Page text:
BACKGROUND: Although abnormal blood pressure (BP) patterns are associated with adverse cardiorenal outcomes, their associations are yet unquantified by nocturnal dipping status. We examined the association of nocturnal BP dipping pattern with albuminuria and kidney function among participants with controlled hypertension without prior advanced kidney disease. METHODS: Ambulatory BP (ABP) measurements were collected from 995 middle-aged, cardiology clinic patients with controlled office BP (OBP) (<140/90 mm Hg). The magnitude of dipping was calculated as the difference between daytime and nighttime systolic BP (SBP) divided by daytime SBP. Accordingly, the participants were categorized as extreme-dipper (≥20%), dipper (10% to <20%), non-dipper (0% to <10%), or reverse-dipper (<0%). We analyzed the cross-sectional associations of dipping with albuminuria (urine albumin-to-creatinine ratio ≥30 mg/g) and decreased estimated glomerular filtration rate (<60 ml/min/1.73 m2), adjusting for OBP/ABP, antihypertensive class, body mass index, total cholesterol, fasting glucose, socioeconomic status, and health behavior. RESULTS: The participants (mean age 60.2 years; 52.9% male) consisted of 13.5% extreme-dippers, 43.1% dippers, 34.7% non-dippers, and 8.7% reverse-dippers. In reference to dippers, odds ratios [95% confidence interval] for albuminuria were 1.73 [1.04-2.60] in reverse-dippers, 1.67 [1.20-2.32] in non-dippers, and 0.62 [0.38-1.04] in extreme-dippers. Likewise, abnormal dipping profile was associated with decreased kidney function: reverse-dipping, 2.02 [1.06-3.84]; non-dipping, 1.98 [1.07-3.08]; extreme-dipping, 0.69 [0.20-1.17]. The associations persisted among participants with more conservatively controlled OBP (<130/80 mm Hg). CONCLUSIONS: Monitoring diurnal and nocturnal BP may identify chronic kidney disease otherwise overlooked based on OBP.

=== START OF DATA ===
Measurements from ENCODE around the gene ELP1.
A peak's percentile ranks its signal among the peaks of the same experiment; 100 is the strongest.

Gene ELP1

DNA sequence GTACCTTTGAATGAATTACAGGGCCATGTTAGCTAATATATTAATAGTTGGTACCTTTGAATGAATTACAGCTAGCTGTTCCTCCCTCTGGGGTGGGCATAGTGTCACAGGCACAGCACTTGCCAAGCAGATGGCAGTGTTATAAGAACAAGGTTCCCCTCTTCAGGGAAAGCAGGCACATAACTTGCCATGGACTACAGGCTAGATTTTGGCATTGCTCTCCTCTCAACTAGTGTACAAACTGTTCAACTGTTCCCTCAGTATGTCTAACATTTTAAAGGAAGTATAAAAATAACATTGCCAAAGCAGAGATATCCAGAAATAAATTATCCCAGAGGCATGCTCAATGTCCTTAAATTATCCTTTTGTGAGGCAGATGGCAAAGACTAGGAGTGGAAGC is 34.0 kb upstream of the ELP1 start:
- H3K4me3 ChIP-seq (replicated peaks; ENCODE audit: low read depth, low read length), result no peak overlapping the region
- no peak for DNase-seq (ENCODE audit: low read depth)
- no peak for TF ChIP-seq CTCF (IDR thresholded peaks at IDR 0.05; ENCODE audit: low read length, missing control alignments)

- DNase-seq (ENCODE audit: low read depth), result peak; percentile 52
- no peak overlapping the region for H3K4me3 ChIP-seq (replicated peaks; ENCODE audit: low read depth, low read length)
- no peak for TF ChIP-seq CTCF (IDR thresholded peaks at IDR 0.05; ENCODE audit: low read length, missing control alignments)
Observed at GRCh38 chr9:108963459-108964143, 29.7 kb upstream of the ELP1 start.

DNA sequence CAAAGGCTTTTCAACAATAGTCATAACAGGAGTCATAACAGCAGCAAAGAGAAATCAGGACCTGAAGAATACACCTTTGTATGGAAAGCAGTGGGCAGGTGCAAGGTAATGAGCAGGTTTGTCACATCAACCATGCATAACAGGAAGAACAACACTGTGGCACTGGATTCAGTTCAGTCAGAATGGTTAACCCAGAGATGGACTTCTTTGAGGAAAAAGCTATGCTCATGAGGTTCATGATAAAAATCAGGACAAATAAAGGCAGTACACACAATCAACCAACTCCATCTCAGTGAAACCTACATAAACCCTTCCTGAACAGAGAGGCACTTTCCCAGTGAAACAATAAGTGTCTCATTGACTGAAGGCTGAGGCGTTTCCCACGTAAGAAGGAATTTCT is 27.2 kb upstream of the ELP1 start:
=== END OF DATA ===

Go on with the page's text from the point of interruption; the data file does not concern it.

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© 2021 American Journal of Hypertension, Ltd 2021. All rights reserved.
All Science Journal Classification (ASJC) codes
- Internal Medicine